One Reason People Fail

I’ve spent the last few days in Calgary, Alberta, working with the great team from Oakcreek Golf and Turf. Calgary is a wonderful city in Western Canada that every year hosts an event known as the Calgary Stampede. Without going into great detail let’s just say that the Stampede is the mother of all rodeos.

It attracts visitors from all over the world. Young and old, they come to see not just the rodeo and the incredible Chuckwagon races but also to experience the “event” and the unique hospitality of the great people of Calgary.

I’ve been to three stampedes and even though I know little about horses and rodeos there is always much to marvel at. This year, however, was even more marvelous then before.

The city of Calgary very recently suffered devastating floods. During my visit the magnitude of the flooding was still very, very apparent. Just two weeks before my visit and the start of the 10 day Stampede event the stampede grounds were under water. Not a little water, a lot of water. Some of the water lines on nearby trees were nearly 6 feet high.

It would have been apparent to any average person that in it’s 101st year the tradition of the Calgary Stampede could not continue.

Clearly, the people of Calgary are anything but average. Led by Mayor Naheed Nenshi, who appears to be more public servant than politician, the people went to work preparing their city and the historic stampede grounds for the impending influx of visitors. While it will take years and millions of dollars to repair all the damage caused by the flood, the stampede grounds looked exactly as they had in past years.

It was impossible and yet there I was, sitting and standing exactly where I was a year ago as if nothing had happened.

Someone forgot to tell the Calgarians and their personable mayor that it was impossible. I heard stories about the effort it took to accomplish what they did. I heard about the hours and hours of work, and the lack of sleep required to accomplish what they did. Calgary has a philosophy of being “stronger together” and the strength they showed was nothing less than Herculean.

What’s happening in Calgary this week is testimony to the power of persistence and perseverance. It is testimony to the fact that ordinary people become extraordinary when they refuse to accept the fact that something “can’t” be done.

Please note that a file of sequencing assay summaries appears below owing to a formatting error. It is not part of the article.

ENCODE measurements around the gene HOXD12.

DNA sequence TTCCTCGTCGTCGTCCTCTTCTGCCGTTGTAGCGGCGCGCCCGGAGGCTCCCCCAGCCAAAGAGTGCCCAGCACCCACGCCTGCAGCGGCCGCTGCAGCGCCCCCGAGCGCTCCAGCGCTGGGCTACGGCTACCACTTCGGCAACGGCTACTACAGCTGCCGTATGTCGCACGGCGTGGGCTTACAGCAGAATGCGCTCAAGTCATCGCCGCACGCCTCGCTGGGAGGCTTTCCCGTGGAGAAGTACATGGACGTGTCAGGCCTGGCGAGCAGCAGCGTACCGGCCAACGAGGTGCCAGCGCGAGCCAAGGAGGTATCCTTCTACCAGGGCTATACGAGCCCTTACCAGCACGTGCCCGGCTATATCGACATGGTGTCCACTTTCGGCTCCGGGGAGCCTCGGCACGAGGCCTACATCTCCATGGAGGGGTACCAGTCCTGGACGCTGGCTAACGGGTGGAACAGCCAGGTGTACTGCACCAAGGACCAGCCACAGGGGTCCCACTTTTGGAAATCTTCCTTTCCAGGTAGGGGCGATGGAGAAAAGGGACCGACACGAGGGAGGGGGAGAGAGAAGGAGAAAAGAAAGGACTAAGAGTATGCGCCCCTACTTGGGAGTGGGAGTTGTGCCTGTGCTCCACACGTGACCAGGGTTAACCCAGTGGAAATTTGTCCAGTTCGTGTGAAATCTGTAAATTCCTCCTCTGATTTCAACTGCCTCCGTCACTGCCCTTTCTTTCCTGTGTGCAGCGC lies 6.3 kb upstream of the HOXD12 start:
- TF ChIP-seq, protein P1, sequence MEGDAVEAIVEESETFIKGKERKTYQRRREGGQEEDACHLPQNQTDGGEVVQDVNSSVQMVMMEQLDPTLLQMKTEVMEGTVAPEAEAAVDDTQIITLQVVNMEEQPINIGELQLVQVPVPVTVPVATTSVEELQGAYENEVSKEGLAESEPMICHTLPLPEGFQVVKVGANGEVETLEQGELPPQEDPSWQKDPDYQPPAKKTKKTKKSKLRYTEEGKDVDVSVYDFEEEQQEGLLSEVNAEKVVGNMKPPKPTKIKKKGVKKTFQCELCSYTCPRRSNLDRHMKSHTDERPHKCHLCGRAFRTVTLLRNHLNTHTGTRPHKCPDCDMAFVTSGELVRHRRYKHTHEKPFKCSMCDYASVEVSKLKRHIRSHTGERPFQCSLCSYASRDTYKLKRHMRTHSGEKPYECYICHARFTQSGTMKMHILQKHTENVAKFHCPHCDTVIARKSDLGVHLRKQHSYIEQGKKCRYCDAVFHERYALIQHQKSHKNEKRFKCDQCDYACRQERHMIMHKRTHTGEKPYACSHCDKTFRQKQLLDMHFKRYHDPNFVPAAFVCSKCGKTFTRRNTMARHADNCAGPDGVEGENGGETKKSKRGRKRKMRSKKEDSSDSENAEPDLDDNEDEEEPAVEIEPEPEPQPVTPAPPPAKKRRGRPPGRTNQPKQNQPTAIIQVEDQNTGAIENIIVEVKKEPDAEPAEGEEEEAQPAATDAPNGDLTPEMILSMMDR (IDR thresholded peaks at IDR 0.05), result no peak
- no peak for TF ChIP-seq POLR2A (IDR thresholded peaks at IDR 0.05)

One reason why people fail is that they too quickly buy into the concept of “can’t” and they quit. Many people quit when success is right around the corner. If they could have just pushed themselves a little further success would have been theirs.

Most people, yes most, are capable of accomplishing much more than they ever thought possible. They just need to tell themselves nothing is truly impossible until every last person on earth agrees that it is.

Or, they could just act like they are from Calgary and decide they won’t be stopped come hell or high water!

63 thoughts on “One Reason People Fail

  1. Deb Dekker says:

    After experiencing the Grandstand show last night, honoring the heroes, I have never been so proud to be a Calgarian. The celebration of unity brought warm fuzzies to my heart and tears to my eyes. The feeling of love is definitely in the air…..

    • Well first it is an AMAZING show! When you consider it’s mostly young people performing it’s even more amazing.

      In a “normal” year it is a spectacular accomplishment to pull it off night after night, this year it’s nothing short of miraculous.

      I’m usually not a big fan of prideful displays but watching the tributes to your “heroes” was just fantastic. But then I started to think… If the people of Calgary really want to see a hero they need look no further than their mirror.

      You are truly stronger together!

      • My father is the Production Coordinator for the Young Canadians, the group that does the Grandstand Show.

        For three straight days after the floods, he wasn’t at home, but instead on the Stampede grounds, trying to salvage what they could for the show and making alternate plans and preparations for what they couldn’t. For 10 days after that, we saw him home for 3-6 hours a night for sleep before he was back up and to the grounds again.

        And they pulled it off. The hours and hours of work that my father, and so many others like him, put in are a testiment to the City and to Stampede employees.

        Above and beyond the incredible effort to restore the Grounds to a usable state, the Young Canadian performers (ranging in age from 5-18, not counting the special acts they contract as part of the show), wrote and produced a song called Hell or High Water. Like the black t-shirts, the funds raised from the sale of the single are being donated to the flood relief efforts.

        They are truly an amazing group of kids, and adults who work with them.

      • Well Peggy your father is a rock star! Those kids are amazing and the show was spectacular!

        I especially wondered about the show because the stage and lighting and all the props must have been underwater. I could easily imagine discussions where “the rodeo must go on” didn’t include the show after the Chucks but “on with the show” it was.

        What your father and his team have done is an accomplishment that will last a lifetime!

      • My father is the Production Coordinator for the Young Canadians, the group of 5-18 year olds that puts on the Grandstand show every year.